Submit News Stories or Press Releases

State leaders tour Wenger's Feed Mill

Published on 15 May, 2007, Last updated at 13:52 GMT
By Patrick Burns

LANCASTER COUNTY, Pa. - Weary of exorbitant trucking costs, Wenger's Feed Mill Inc. last year decided to end shipments from the Midwest of a vital soybean ingredient that is added to its premium meal.

Wenger's instead opened its own expelled soybean plant at 271 Heisey Quarry Road in Rheems last April, a move that cut shipping costs and provided the bonus of a soybean oil byproduct that is processed into biodiesel.

"It's interesting that some of the soy oil produced at the plant could come back into the trucks that we haul feed with — our trucks use a soy biodiesel B5 blend," Cher M. Rineer, Wenger's spokeswoman, said.

Wenger's, a major supplier of poultry and swine feed to the mid-Atlantic states, got the attention of Gov. Ed. Rendell's Energy Independence Strategy, which is designed to cut reliance on imported liquid fuels.

State Environmental Protection Secretary Kathleen A. McGinty and Agriculture Secretary Dennis Wolff toured the plant Monday. McGinty said the plant is an example of how farmers and agribusinesses can turn challenges into economic opportunities.


"By making strategic investments today, we can provide farmers and agribusinesses with the tools to produce fuels in the state, attract new business growth and create exciting employment opportunities," McGinty said.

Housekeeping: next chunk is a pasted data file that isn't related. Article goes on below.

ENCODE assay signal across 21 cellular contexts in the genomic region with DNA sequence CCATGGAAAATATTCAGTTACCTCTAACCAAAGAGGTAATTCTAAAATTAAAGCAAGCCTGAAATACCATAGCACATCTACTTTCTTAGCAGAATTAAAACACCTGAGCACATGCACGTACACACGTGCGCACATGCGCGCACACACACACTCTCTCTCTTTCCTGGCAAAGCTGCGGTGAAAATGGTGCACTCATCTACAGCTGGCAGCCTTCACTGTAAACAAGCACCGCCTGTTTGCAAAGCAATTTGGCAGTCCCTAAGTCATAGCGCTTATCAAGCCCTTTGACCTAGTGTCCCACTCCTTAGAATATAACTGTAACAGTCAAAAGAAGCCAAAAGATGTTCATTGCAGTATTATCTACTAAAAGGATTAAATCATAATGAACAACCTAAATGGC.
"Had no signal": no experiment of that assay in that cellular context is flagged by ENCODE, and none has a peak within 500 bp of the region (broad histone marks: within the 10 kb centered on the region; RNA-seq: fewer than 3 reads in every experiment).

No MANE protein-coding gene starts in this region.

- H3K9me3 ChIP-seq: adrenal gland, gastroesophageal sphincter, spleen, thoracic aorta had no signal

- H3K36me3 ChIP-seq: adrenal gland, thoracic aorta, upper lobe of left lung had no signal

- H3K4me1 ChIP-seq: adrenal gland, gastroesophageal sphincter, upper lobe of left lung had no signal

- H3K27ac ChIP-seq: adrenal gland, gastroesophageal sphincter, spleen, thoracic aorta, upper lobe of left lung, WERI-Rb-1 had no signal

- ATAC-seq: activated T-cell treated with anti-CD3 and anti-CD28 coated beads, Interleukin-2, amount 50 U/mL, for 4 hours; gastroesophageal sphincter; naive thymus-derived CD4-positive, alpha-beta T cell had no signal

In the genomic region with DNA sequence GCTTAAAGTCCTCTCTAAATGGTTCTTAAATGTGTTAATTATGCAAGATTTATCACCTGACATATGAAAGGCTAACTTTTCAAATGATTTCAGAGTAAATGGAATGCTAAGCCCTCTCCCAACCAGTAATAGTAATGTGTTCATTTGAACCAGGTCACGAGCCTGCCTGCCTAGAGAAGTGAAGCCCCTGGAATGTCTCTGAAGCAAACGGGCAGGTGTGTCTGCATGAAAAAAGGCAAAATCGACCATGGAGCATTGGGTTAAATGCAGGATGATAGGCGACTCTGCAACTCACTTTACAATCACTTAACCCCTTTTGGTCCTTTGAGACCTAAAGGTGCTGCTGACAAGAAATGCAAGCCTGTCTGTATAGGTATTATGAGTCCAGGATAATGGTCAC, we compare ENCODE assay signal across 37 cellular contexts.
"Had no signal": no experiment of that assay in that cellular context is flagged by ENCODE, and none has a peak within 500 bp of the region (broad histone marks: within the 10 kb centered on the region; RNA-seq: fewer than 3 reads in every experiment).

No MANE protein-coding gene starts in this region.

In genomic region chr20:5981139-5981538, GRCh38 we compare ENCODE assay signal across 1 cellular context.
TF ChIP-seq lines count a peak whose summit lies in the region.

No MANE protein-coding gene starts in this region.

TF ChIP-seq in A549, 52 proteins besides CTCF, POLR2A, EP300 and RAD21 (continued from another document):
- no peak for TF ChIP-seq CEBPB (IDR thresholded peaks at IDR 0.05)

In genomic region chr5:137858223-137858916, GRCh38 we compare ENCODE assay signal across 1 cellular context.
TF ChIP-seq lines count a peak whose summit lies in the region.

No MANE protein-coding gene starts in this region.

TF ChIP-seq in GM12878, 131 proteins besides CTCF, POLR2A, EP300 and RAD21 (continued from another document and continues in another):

Rineer said the plant also provides an opportunity to local farmers who compete to sell the soybeans they produce.

"Pennsylvania is a soybean-surplus state. The Wenger's plant offers farmers another market for their product," she said.

Expelled soybean is made from crushing soybeans and extracting their oil. The oil is refined to remove gum and sold for food processing or biodiesel.

Rineer said some soy oil goes to food-grade processing but the majority of the nearly 20,000 gallons of soy oil produced each week is sold to biodiesel producers such as Keystone BioFuel Inc. in Shiremanstown.

"Wenger's is one of the many agricultural and manufacturing firms that are poised to capitalize on the challenges our appetite for energy presents," Wolff.

The Rendell administration has regularly highlighted agribusinesses that complement its PennSecurity Fuels Initiative, which calls for Pennsylvania to produce and consume 1 billion gallons of biofuels and ethanol annually by 2017.

The Energy Independence Strategy will invest $850 million to significantly expand Pennsylvania's alternative-fuel and clean-energy industries. The initiative will mandate that all gasoline sold in Pennsylvania includes 10 percent ethanol once production reaches 200 million gallons per year.


opens in a new window or tab
  • 2024 © All Rights Reserved.